Suspect (Memory) Device.
Forty Years on. As the deadline for this post approached the old memory would not oblige. I can remember bits. Travelling to Smokey’s Nightclub in Arbroath to catch the Associates. Alan Rankine’s father worked alongside my dad. I’d been to Glasgow to see someone at the Apollo. I remember the crappy car, a Volvo 66, but not the driver or the gig. I’d slept outside the Caird Hall to secure tickets for Genesis but have little recollection of the concert itself. I’ve just recently given the badge away.
Can I be given dispensation if I describe the moment I witnessed my first stage dive? It remains quite vivid and takes me back to those less-than halcyon days. In the very early eighties there was a dearth of live music venues in Dundee. Big names still came to the Caird Hall but usually we had to travel to catch a band on tour. Tickets were often bought in advance from Grouchio’s record shop on the Perth Road. Fat Sams did open at the end of 1983 and it soon became a legendary staging post for new Scottish talent. I certainly cashed a few cheques behind that bar as a student.
It was beneficial to know someone studying at Dundee University. Someone who could get you access to the student union and bands they had booked. Keith was a school friend. We shared the same birthday. He had a god-like brother studying medicine. I’m sure I was heavily influenced by both the brother’s taste in music. I’d been with Keith to see Nazareth and Thin Lizzy at the Caird Hall. It was rumoured that our business studies teacher at school had played drums for Nazareth in the early days.
I certainly wasn’t confident enough to share my appreciation for artists in my old man’s record collection.
The brothers liked Stiff Little Fingers. A band from Belfast who brazenly wrote material about growing up in ‘The Troubles’. Although looked upon as Celtic Cousins and never attacked, trouble was only twenty-eight miles away from us. They had a huge impact on Scotland. Religion still held sway over a lot of our lives. Just the previous year Pope Jean Paul II had visited Bellahouston Park in Glasgow where 300 000 people had gathered for a Papal Mass. In Scotland sectarianism and hate were openly displayed on the street, at school, in the dwindling job market and in the unemployment lines. In the pubs and at football matches. Supporters buses, colours shrouding the back windows, left from towns all across Scotland each Saturday to amass and sing at their chosen old firm game. We all knew of someone in the army. Stiff Little Fingers were loud but you could always make out Jake’s combative lyrics. They must have brought out the young Sandinistas in us. Here was an opportunity to see them in our city after a disappointing Dundee Derby.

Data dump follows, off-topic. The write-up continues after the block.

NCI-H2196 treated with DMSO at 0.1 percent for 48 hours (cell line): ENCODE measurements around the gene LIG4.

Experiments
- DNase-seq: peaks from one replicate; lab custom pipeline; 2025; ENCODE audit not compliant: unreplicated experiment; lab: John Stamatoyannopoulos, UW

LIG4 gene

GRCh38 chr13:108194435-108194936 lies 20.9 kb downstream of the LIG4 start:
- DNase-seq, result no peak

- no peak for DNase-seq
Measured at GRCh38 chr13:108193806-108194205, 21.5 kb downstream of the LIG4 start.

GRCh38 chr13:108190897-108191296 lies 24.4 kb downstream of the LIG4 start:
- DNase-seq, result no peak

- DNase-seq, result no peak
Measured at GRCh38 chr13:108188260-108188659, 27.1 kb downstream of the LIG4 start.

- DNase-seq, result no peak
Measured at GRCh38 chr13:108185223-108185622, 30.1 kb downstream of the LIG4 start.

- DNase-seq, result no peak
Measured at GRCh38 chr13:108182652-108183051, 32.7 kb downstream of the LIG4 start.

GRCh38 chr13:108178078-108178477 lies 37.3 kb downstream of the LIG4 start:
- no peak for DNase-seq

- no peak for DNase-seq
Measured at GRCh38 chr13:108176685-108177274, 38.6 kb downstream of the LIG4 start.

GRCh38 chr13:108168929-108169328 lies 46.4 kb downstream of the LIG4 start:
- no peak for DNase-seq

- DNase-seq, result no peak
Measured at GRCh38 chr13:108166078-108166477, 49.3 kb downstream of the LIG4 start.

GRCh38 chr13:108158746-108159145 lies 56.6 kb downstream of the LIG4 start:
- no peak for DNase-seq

Had we’d listened to the band’s new album beforehand? Probably not. New vinyl was expensive. Singles were affordable but unless it was Christmas, LPs were usually borrowed from the library. Maybe we should have followed the band more closely in the music press. Like many there that night we went expecting new songs but similar to tracks on ‘Inflammable Material’. That didn’t happen. Forty years later, with the help of the internet I know why. ‘Now Then…’ was Jake Burns attempt to become a mainstream rock band. The songs were still combative and heartfelt but Belfast and The Troubles didn’t have a monopoly on their content. This did not go down too well with their hardcore fans. Those hankering after the early years of Punk. I was probably wearing my Kevin Rowland dungarees and avoiding eye contact with anyone quiffed and stabbed. We stood beside a group of these disgruntled punks who had obviously not got the recent “gonnae no do that” spitting message from most punk bands, including the Clash.
What I remember before the music kicked off, was new drummer Dolphin Taylor, jumping from the monstrously high stage onto the nose of a punk in the crowd. I saw him later in the toilets looking like an extra from Raging Bull. It certainly curtailed his ability to spit. The music? Some of the songs on ‘Now Then…’ are excellent. I remember the band did a cover of Marley’s ‘Johnny Was’ that was incredibly long but brilliant. They appeased a few of the hardcore fans by finishing with ‘Tin Soldiers‘ I think and they covered ‘Love of the Common People’, recognisable as the title track from the 1967 Waylon Jennings album in my old man’s collection.
The band was to split the following year and had a five-year hiatus. When they came back their set lists did not include any material from ‘Now Then…’ My copy of ‘Inflammable Material‘ was probably later handed over as part-exchange in Groucho’s. I’ve never seen Stiff Little Fingers since… I don’t think. Forty years later I can still feel that charged atmosphere, the rage in the speakers and suspect this was the beginnings of my tinnitus.
I’m still in awe of Jake Burns and his longevity. I read recently that Jake’s top five albums that he can’t live without include Hank Williams’ Greatest Hits. “Hank was my dad’s all-time favourite artist and as such I was obliged to hate him until I was old enough to admit that my dad was right, I was wrong and Williams was a genius.” My children have yet to ‘See the Light’.